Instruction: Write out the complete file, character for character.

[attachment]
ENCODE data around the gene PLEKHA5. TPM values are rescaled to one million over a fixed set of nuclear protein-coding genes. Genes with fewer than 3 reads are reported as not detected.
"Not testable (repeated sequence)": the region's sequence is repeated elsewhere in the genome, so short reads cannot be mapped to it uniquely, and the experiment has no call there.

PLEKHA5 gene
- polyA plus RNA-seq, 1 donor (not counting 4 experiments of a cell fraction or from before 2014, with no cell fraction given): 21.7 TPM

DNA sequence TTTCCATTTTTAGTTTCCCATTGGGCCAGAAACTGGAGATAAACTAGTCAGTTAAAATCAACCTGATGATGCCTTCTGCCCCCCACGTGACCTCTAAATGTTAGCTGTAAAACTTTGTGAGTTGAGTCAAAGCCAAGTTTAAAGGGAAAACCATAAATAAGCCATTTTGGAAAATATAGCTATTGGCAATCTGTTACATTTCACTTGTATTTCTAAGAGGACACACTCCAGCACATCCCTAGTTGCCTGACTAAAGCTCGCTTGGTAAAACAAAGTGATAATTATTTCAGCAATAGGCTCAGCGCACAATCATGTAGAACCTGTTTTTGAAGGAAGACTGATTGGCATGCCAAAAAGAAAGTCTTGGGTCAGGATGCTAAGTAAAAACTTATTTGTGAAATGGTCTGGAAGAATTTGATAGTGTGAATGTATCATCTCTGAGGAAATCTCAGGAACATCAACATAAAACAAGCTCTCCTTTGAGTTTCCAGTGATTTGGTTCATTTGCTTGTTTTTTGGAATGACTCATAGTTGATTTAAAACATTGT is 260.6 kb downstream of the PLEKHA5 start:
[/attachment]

ENCODE data around the gene PLEKHA5. TPM values are rescaled to one million over a fixed set of nuclear protein-coding genes. Genes with fewer than 3 reads are reported as not detected.
"Not testable (repeated sequence)": the region's sequence is repeated elsewhere in the genome, so short reads cannot be mapped to it uniquely, and the experiment has no call there.

PLEKHA5 gene
- polyA plus RNA-seq, 1 donor (not counting 4 experiments of a cell fraction or from before 2014, with no cell fraction given): 21.7 TPM

DNA sequence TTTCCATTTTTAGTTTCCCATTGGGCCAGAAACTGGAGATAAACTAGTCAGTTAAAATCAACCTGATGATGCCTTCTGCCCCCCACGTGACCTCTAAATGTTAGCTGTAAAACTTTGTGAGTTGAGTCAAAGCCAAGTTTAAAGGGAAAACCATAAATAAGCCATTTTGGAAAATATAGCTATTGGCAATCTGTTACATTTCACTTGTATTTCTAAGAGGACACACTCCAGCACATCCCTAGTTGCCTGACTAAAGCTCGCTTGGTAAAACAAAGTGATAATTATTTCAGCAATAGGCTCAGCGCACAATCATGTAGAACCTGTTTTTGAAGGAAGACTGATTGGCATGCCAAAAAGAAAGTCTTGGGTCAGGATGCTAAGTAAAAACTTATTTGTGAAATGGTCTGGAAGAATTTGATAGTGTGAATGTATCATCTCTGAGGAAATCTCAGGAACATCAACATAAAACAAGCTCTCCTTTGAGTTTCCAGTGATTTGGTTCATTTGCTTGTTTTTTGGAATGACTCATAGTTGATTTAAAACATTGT is 260.6 kb downstream of the PLEKHA5 start: